Most people consider the basics of gift giving to be the gift and the wrapping… maybe a card if you are giving money or a gift card. But what if you want to do more? Are there any pieces missing that you could add to really round it out and make it the complete package?

Here are some tips on gift giving to take you from beginning gifter to expert gifter!


Electronic gifts, especially toys, may or may not include the batteries needed for the gift to work. It’s a nice gesture to include the batteries if you can, particularly for children’s gifts as it allows them to immediately start playing with the toy. You can usually find a reference to the necessary batteries on the bottom right side of the package (front or back) or on the very bottom. In the example below, the toy had some batteries included but not all, so additional batteries were given with the gift.



Handmade gifts’ purpose might seem obvious to the gift-giver, but how awkward would it be to find out that the receiver didn’t know what it was or how to use it? This seems to happen a lot with baby shower gifts and new parents. (“Uh, is this knitted thing supposed to hold diapers or hold the baby?”)  Think of how relieved they’ll be if you include a brief set of instructions in the envelope with the card or attached to the gift as a tag with a pretty ribbon.

TIP: For clothing and linen gifts, provide the washing instructions to help make the gift last longer!


Giving kitchen utensils? Consider adding a recipe or two where the utensil would be useful. There are some utensils sitting in my kitchen drawer that I’m still not sure how I’m supposed to use them. Even better, give them the food to go with the utensil, ex: melon with a melon baller or a spatula with a box of pancake mix.

If you’re giving food, you can provide a recommendation on complimentary sides or drinks to make it a meal. Cheese might call for a suggested wine list, and pepper jelly could go great with cream cheese, toast points, etc. A gift of spices definitely calls for tips on a couple dishes.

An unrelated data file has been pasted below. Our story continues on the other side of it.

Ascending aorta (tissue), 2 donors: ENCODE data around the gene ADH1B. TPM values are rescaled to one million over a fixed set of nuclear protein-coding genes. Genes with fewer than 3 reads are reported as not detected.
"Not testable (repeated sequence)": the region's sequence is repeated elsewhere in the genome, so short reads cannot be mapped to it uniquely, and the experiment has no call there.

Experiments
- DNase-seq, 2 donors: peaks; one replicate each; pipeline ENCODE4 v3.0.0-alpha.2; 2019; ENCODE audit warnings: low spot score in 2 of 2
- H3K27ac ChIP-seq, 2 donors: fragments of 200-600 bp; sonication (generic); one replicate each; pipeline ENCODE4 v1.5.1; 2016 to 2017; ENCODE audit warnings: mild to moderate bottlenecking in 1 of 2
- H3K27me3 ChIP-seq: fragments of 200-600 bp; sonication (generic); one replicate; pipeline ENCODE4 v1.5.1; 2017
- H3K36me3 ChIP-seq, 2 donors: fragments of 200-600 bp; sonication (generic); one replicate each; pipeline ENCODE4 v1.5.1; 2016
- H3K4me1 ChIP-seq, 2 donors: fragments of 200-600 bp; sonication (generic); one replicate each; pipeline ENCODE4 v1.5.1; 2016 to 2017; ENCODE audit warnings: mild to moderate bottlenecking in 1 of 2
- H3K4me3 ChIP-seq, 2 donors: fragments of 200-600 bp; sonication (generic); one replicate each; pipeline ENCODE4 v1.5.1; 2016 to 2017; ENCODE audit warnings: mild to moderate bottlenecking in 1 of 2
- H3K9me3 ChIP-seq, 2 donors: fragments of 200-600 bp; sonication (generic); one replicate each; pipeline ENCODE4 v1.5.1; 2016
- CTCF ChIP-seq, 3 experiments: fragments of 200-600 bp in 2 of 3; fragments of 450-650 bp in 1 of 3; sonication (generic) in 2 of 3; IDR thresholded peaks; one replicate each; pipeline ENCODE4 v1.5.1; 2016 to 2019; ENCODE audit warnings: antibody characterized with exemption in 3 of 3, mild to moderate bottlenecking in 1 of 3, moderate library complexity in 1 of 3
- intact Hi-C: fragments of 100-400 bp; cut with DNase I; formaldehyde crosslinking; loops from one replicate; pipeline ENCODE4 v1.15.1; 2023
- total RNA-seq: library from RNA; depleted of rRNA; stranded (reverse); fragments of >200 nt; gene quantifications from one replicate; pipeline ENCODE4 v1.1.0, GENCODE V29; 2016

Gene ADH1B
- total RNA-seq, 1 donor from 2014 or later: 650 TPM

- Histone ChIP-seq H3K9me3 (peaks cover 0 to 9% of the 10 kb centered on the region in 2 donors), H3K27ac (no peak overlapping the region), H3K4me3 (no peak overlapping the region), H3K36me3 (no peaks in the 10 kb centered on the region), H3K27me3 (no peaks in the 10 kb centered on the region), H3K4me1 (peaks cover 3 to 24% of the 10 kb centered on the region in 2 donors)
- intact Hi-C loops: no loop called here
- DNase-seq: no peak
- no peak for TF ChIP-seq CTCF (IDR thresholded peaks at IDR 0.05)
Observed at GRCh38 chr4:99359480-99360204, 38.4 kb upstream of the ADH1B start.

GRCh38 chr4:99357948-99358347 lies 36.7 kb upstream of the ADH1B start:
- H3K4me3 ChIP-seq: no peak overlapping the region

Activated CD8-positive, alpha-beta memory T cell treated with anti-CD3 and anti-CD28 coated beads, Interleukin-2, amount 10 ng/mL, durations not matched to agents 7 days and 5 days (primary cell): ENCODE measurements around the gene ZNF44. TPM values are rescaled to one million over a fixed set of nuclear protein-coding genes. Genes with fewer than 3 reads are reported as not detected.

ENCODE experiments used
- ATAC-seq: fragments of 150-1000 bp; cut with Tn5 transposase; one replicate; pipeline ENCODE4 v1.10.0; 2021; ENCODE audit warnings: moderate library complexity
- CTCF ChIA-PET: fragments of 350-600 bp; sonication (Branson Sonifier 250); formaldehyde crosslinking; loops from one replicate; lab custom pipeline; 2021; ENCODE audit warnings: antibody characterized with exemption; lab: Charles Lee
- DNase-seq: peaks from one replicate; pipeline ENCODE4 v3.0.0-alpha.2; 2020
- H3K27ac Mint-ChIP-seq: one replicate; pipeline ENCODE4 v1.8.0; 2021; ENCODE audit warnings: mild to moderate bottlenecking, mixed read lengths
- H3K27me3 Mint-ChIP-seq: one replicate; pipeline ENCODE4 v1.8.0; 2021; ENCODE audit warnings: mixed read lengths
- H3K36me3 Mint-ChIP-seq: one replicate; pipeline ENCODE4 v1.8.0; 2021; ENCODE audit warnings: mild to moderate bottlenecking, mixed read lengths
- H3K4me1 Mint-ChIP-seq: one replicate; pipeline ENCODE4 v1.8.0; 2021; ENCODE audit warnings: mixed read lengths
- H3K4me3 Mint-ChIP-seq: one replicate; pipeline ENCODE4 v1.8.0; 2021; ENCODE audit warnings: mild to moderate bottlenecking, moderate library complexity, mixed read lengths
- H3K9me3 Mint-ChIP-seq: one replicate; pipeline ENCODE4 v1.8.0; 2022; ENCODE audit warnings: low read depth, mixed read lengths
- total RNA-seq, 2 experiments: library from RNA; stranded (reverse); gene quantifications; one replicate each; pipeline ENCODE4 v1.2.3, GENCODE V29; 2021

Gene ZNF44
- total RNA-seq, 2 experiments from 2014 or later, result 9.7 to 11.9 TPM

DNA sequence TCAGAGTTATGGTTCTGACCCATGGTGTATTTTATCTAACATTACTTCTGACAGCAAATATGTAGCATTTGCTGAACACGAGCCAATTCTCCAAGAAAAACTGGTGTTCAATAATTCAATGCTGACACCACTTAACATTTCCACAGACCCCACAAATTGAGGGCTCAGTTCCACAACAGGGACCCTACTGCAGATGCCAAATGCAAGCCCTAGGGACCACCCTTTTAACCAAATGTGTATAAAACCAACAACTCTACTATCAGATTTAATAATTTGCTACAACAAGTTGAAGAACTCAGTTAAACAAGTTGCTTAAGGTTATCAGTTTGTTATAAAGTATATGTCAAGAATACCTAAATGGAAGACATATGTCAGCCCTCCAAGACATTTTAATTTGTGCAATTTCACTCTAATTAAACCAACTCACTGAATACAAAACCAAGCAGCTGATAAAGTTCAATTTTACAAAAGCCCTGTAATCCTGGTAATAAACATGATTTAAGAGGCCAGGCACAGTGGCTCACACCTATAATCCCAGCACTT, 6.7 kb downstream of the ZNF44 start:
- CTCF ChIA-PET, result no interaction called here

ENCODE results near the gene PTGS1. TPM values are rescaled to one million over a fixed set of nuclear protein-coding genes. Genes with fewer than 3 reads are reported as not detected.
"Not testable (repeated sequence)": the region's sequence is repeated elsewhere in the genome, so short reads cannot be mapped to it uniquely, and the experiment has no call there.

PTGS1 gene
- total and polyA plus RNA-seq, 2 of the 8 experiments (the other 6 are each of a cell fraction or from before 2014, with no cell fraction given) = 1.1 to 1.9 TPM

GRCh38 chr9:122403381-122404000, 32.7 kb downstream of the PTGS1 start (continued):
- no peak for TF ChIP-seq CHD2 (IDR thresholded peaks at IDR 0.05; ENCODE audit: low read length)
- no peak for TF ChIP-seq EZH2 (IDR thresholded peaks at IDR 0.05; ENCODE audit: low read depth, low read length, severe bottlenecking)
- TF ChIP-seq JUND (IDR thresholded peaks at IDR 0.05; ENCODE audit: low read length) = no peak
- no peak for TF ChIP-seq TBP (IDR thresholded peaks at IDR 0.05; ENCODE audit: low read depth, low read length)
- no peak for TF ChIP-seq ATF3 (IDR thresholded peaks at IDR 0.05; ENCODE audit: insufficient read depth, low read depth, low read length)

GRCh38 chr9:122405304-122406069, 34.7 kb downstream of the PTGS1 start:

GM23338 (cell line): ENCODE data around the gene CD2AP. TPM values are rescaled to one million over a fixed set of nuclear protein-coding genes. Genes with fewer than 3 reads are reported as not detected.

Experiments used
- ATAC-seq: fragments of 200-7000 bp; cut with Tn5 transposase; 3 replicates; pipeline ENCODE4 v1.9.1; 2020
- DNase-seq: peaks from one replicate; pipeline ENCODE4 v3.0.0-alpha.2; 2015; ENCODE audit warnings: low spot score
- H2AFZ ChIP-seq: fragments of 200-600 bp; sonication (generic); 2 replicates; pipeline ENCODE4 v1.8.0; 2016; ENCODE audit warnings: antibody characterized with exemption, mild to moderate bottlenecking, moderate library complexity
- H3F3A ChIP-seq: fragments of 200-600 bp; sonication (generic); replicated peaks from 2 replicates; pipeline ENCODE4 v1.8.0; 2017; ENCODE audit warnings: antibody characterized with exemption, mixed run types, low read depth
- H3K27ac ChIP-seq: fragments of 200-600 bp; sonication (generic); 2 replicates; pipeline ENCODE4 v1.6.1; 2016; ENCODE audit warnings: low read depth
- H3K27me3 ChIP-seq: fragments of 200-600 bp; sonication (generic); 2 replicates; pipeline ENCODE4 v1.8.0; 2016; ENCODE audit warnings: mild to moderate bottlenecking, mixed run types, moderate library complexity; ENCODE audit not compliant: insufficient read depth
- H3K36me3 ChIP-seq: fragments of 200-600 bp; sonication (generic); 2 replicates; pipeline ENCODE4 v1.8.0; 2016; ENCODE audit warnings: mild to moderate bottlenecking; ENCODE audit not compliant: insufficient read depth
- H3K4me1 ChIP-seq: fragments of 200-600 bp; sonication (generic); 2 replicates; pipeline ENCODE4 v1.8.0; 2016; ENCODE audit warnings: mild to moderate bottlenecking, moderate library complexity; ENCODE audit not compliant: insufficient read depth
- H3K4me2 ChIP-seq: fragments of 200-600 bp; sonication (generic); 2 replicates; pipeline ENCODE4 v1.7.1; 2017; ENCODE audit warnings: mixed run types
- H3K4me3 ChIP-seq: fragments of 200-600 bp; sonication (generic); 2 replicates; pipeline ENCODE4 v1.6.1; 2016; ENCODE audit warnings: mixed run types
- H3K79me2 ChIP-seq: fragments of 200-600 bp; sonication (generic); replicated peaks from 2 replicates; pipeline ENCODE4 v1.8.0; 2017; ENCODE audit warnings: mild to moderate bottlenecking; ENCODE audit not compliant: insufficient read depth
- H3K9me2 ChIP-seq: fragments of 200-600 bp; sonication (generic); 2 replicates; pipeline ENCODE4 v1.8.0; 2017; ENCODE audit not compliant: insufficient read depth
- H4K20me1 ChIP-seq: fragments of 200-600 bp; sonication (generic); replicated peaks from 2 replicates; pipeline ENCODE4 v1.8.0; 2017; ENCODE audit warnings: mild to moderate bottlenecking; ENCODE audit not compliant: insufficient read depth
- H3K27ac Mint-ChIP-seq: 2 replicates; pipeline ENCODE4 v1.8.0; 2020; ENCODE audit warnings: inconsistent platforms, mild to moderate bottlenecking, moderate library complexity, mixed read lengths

Arts and crafts need either ideas on how to use them or additional supplies. I have a lot of friends who are knitters, and a good gift would be a ball of soft yarn with knitting needles. For your artists who have been eying a special set of paints or pencils, include a pad of paper or sketchbook.

Gift Receipts

Last but not least, it is inevitable that not all gifts will be kept. Maybe the size is wrong, a part is defective, or the birthday boy got two of the same thing. When this happens, it is a nice gesture to include the receipt to make the return or exchange easier for the recipient.

I usually ask for a gift receipt, which is proof of purchase without the actual price listed. While more discreet than typical receipts, they also lock in the price paid at purchase, not whatever later sale price might be available. Always check with the store in regards to their return policy, especially when it comes to expiration dates. Most stores do include their return policies on the back of their receipts, but it doesn’t hurt to confirm with the store!

Good places to put the gift receipt are taped to the package, in the card’s envelope, or inside the gift bag. Just make sure you tell the gift receiver where the gift receipt is, so they don’t accidentally throw it away with the packaging, envelope, or bag. I like to tape the gift receipt near the bar code, where it would have to be scanned by the store’s guest services anyway.


Hallmark has started including a special pocket in some of their gift bags for the gift receipt or a greeting card (see below) which puts it at the top and not lost in the bottom. NICE!


Now that you can feel confident you considered all of the ins and outs of your gift, sit back and enjoy the oooohs and aaaah!